The Opposition and the Country Landowners Association have come up with a myth. First, they make the perfectly tenable argument that very few people want the right of access. However, they then say, "Ah, but it will cost a great deal because so many people will go out into the countryside." They cannot have it both ways. If very few people will take advantage of the new provision, there is no problem. If lots of people will, there is very good reason for introducing it. We should make it absolutely clear that a lot of people will want to enjoy access, and that we must facilitate it. The idea that there is no demand for it is rubbish.

The CLA has started working on the idea that the new legislation will be in breach of the Human Rights Act 1998, and that the passage of the legislation will in some way take away property rights. I suggest that the CLA should not try to reignite a conflict in the countryside. We want peace and harmony, not conflict, in the countryside. However, if members of the CLA want to develop that conflict, there will be lots of other people who will start to say, "We should question their rights of ownership," because for many people who own big estates in the countryside, their ownership actually came about as a result of successful war crimes. They were the people who benefited from the destruction of the monasteries. They often benefited from the destruction of a previous king, and they gained their ownership. We do not want to go back into that, but I would suggest that, if they question

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the rights of individuals to go out and enjoy themselves, other people will want to question the way in which some of those big estates were established.

Mr. Gray: It is, of course, nonsense to suggest that Conservative Members do not want people to go out and enjoy themselves. However, the hon. Gentleman is president of the Ramblers Association, which for a long time has lobbied for the right to roam in its full sense. Will he therefore say whether he is disappointed by the provisions in the Bill?

Mr. Bennett: I believe that the Bill has the makings of a very good compromise. It will allow people into the countryside in large numbers. I am amazed that Opposition Members do not want to encourage it, because, as I was about to say, if there is a demand for payment, there is a payment. The more people go out into the countryside and understand it, the more they will be willing, as taxpayers, to subsidise the agriculture that must continue there. It is obviously in everyone's interests to encourage people to go into the countryside and to understand it; keeping people out will simply increase misunderstanding.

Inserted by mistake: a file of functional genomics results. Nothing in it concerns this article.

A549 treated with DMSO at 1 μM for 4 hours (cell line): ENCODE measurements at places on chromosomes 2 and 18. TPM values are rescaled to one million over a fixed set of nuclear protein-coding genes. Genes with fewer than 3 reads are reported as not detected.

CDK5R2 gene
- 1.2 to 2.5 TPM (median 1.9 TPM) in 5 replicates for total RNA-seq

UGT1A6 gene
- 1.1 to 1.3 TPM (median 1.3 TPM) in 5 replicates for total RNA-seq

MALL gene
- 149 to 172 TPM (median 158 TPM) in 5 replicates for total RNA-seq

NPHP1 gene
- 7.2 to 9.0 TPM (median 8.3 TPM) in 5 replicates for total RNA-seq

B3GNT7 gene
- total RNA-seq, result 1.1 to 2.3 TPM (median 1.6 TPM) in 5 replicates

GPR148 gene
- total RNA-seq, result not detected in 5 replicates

Not only do farmers benefit when people visit the countryside and gain an understanding of it, but many farmers have diversified into tourism, which is an important part of the economy of many rural areas. However, we must find ways to compensate farmers where there are very real costs, such as the costs of creating footpaths to enable people to get up to access land, of building stiles and of putting in necessary features. I believe that there are the makings of a very good working compromise in the legislation.

I want to voice one or two concerns in the brief time that I have in which to speak. First, there is nothing in the Bill about marine nature reserves. One of the tragedies from 1981 is the fact that a provision that was put into the Wildlife and Countryside Act has hardly ever been used. The Bill should mention marine nature reserves.

Then there is the question of field boundaries. The report of the Select Committee on the Environment, Transport and Regional Affairs leaves us in no doubt that hedgerows and walls need better protection. When he came to the Select Committee, the Minister for the Environment conceded that the present legislation was not adequate. We need to do something about that.

Headlands are another problem. It is useful that many landowners have been able to have wide headlands so that field birds and wild flowers can flourish. It is regrettable, however, that European Union auditors have said that a headland should be a narrow strip. That matter needs to be dealt with quickly.

I wish to make a couple of brief constituency points. Inland cormorants take fish from fishermen's ponds and there is the problem of raptors killing homing pigeons. Both those issues need to be examined.

I have described what I would like to have seen in the Bill, but I would not be too disappointed if the Government dropped the footpath provisions, which I do not think are ideal. The Government were sold a pup at some stage. They were told that footpath legislation would be easy, and that everybody would be pleased with it.

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I am afraid that it is not easy and I do not think that this Bill's provisions on footpaths will last for the next 50 years. I hope that we can find time in Committee and in the House of Lords to improve those provisions and to make them workable. However, if the Government are worried about the number of provisions in the Bill, they should drop the footpaths provisions and deal with issues such as field boundaries and marine nature reserves.

I welcome the provisions on the obstruction of footpaths, but it is important to record that footpaths are part of our history. Just as no one would believe in destroying stocks or any other artefact from the past, we should destroy or divert the footpath pattern of a village only for very good reason. We should be clear that footpaths are part of our history and we should cherish them.

I hope that the Bill will enable us to get on with mapping and that the appeals will be even-handed. I ask the Minister to consider the issues of high-level camping and bivouacking. The provisions for them need to be clear in the Bill.

For many years, the countryside has been subject to intensive farming activity. As a by-product, it has also offered sport for the aristocracy. We should pay tribute to all those people who have nurtured our countryside and made it a green pleasant land, with neat fields, vast heather moorlands, mile upon mile of stone walls, beautiful hedges, banks of wild flowers and a vast array of small animals and insects.

We must ensure that we protect the countryside and that it continues. I believe that the Bill will provide the opportunity to protect the countryside and to ensure that many people can get out and enjoy access to it.